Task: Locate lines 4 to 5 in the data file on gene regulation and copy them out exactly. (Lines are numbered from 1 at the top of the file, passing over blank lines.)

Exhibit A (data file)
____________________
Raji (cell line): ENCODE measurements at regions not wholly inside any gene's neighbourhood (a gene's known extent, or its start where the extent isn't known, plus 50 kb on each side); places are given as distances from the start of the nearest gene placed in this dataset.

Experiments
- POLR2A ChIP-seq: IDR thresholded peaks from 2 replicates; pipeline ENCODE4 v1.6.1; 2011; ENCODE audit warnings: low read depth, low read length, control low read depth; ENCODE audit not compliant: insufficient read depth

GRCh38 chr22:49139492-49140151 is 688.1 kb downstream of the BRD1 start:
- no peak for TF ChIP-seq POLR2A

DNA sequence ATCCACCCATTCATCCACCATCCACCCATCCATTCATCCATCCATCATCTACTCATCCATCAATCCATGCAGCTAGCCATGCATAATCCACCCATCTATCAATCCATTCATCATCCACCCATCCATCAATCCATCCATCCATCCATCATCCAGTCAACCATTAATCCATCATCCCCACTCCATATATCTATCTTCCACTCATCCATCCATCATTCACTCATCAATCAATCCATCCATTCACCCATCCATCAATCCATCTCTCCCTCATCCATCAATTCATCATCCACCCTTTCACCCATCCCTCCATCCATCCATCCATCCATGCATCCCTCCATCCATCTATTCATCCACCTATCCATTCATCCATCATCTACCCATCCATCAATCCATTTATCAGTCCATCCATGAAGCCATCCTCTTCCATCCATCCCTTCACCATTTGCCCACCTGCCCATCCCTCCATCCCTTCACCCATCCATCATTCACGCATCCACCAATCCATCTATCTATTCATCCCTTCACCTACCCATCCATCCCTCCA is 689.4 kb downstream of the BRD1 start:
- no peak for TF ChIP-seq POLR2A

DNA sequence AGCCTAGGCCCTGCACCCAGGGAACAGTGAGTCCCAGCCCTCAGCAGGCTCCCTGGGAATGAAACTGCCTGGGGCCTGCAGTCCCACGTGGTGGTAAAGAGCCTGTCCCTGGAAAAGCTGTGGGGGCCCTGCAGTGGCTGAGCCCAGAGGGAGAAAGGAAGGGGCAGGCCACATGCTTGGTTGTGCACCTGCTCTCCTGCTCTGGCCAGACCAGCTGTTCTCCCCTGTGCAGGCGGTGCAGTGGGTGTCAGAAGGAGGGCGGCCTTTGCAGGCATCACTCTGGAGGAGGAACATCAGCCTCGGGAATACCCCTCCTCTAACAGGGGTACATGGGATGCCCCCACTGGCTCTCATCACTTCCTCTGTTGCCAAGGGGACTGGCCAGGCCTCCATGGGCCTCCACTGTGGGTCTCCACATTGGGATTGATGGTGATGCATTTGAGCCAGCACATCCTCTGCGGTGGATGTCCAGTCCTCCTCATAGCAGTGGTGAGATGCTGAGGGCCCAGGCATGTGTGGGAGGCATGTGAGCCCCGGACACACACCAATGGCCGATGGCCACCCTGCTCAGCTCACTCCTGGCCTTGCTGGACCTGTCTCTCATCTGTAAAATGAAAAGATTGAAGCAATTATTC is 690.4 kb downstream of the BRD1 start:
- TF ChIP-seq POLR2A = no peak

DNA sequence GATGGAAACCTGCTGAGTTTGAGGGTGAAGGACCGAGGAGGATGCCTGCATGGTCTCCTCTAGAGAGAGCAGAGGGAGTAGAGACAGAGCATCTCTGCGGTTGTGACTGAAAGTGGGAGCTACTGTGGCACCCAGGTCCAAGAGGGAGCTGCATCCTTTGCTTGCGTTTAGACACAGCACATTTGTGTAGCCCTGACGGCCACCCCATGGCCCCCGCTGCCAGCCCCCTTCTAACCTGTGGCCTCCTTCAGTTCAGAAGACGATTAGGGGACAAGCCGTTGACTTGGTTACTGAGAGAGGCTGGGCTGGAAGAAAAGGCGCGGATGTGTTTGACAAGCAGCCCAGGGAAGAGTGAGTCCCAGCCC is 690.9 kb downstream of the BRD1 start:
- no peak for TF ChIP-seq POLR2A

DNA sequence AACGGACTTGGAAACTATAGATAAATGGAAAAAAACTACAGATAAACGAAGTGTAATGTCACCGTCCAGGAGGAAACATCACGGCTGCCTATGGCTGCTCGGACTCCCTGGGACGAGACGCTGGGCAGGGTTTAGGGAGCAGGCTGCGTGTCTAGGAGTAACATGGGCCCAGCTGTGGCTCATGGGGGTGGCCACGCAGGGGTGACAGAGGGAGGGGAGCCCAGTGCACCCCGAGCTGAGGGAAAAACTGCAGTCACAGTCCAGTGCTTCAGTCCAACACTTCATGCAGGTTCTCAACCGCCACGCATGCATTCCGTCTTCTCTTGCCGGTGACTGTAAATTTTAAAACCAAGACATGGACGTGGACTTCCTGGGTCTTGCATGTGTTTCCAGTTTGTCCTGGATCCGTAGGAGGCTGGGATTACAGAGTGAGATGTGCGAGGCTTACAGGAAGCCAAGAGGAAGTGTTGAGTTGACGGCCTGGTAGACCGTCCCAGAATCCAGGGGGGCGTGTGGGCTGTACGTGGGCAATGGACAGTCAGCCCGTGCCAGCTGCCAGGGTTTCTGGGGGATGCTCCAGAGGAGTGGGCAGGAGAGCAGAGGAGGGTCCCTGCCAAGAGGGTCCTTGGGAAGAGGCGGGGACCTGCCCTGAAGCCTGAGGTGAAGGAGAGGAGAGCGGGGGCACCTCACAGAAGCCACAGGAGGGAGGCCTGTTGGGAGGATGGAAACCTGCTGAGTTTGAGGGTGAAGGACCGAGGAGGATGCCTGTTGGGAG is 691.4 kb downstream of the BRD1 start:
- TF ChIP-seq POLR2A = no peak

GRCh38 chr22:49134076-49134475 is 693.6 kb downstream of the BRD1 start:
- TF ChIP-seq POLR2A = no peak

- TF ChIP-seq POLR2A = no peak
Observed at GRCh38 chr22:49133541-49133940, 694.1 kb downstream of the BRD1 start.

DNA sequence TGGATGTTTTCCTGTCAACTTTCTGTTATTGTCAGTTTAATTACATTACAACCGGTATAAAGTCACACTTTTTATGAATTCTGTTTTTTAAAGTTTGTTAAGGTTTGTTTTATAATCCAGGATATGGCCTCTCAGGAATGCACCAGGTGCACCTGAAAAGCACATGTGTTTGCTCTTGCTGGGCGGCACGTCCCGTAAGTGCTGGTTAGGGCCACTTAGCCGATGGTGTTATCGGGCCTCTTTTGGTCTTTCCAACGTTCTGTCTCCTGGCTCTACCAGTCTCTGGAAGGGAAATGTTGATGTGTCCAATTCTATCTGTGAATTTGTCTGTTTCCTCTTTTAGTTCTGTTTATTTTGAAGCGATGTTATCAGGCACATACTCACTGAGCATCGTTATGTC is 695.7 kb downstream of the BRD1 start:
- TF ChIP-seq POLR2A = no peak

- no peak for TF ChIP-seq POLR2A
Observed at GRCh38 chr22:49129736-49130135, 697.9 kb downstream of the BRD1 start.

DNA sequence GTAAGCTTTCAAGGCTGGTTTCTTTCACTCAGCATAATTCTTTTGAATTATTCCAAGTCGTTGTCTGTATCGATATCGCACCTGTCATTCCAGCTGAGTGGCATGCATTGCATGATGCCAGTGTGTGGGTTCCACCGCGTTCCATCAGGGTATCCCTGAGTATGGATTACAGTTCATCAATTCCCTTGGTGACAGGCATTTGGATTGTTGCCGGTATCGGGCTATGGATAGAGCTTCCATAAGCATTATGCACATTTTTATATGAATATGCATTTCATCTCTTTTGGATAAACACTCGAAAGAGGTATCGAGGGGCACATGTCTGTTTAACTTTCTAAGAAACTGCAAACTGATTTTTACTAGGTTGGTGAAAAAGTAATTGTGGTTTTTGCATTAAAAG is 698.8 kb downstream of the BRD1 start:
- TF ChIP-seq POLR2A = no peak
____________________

GRCh38 chr22:49139492-49140151 is 688.1 kb downstream of the BRD1 start:
- no peak for TF ChIP-seq POLR2A